Still, investors have their eyes on other figures. Beginning with Shell today, the oil companies’ results will provide a glimpse of how much their profitability is being blunted by rising costs for everything from drill bits to engineers.

And in coming weeks, the companies will disclose their capital-spending plans for this year. Those plans will show whether the companies will make a play to add to their supplies of oil and gas in the ground and keep their traditional industry heft, or whether they will wait on the sidelines and continue to shovel cash to their shareholders in the form of share buybacks and dividends.

At least one midsized U.S. company is ready to step up its spending to produce more oil and petroleum products. Marathon Oil Corp. said yesterday it would increase its capital budget by 67% to $8 billion this year.

For the most part, oil companies have been pouring their extra cash into dividends and share purchases.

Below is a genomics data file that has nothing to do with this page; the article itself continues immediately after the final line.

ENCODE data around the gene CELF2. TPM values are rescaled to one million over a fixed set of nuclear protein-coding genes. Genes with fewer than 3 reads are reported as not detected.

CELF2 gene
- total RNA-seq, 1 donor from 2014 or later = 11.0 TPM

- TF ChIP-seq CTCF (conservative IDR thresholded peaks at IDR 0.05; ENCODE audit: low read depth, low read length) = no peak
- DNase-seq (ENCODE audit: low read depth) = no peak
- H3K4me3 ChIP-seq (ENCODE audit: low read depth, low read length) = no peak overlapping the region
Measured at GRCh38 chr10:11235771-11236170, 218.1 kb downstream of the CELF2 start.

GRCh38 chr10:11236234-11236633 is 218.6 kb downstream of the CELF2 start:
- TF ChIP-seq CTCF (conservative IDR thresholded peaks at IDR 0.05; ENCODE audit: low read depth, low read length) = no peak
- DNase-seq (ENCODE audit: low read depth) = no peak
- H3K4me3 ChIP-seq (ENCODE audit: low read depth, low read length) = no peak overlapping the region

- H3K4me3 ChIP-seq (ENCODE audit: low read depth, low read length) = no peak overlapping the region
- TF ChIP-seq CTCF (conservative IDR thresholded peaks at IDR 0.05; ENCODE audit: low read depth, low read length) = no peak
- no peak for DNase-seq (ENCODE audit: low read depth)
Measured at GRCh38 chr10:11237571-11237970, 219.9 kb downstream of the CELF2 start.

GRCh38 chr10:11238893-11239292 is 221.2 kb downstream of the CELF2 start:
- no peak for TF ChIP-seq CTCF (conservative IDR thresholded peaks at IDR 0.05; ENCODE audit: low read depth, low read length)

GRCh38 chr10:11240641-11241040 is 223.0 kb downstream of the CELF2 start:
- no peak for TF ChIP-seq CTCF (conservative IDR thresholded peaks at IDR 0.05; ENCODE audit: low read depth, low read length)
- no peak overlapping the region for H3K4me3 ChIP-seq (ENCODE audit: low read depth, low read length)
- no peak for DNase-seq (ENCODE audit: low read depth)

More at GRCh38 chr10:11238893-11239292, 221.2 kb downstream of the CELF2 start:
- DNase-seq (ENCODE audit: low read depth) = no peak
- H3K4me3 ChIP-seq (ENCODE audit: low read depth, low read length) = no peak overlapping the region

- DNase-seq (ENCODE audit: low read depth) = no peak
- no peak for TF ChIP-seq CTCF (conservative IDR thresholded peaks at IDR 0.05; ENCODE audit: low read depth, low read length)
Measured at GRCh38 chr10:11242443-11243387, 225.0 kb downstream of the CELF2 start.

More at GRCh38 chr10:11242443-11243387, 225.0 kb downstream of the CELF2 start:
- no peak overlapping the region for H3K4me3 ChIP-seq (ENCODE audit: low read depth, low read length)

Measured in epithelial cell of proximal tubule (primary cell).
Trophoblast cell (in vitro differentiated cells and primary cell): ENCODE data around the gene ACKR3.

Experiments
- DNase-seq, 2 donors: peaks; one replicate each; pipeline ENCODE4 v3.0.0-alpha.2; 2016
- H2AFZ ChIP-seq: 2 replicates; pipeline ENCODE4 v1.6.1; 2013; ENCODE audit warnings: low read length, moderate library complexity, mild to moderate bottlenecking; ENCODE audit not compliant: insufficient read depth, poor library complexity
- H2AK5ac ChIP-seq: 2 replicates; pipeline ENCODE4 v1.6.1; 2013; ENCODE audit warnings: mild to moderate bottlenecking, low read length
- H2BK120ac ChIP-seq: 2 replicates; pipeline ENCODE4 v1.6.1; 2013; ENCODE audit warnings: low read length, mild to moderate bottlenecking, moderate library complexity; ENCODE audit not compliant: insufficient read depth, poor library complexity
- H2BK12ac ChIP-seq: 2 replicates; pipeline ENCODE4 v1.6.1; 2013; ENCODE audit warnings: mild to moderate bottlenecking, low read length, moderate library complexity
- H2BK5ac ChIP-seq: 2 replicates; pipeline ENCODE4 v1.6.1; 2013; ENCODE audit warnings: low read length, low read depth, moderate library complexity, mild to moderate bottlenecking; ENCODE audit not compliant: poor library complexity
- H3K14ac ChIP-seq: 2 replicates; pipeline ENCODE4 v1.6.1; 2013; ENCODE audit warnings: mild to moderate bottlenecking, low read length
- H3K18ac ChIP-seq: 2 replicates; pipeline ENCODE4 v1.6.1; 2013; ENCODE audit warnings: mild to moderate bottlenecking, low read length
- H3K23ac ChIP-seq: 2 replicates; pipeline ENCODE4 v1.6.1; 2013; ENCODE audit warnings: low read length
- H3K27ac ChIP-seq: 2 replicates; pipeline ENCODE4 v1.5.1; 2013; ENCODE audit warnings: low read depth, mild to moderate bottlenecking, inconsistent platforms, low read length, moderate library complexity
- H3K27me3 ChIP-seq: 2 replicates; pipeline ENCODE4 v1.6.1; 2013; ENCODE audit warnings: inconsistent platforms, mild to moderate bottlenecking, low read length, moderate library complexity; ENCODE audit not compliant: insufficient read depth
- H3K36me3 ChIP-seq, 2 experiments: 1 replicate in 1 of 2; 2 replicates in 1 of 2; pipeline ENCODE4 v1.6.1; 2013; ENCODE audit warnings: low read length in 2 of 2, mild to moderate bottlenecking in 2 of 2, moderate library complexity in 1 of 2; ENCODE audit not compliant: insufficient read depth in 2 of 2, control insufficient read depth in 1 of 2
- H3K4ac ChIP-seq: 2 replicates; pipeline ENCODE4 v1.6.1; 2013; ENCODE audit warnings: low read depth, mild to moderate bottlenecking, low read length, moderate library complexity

While final 2007 figures aren’t yet available, the top five Western oil companies are expected to have spent $178.9 billion snapping up their own shares over the past four years, according to energy consultant John S. Herold Inc. That is more than the market capitalization of blue-chip U.S. stalwarts such as IBM or Coca-Cola. Amy Myers Jaffe, associate director of the Rice University energy program, argues that the large increases in dividends and share buybacks are beginning to look like “partial liquidation,” as the companies are “accepting a smaller role in the future energy world in return for larger cash payouts now,” she says.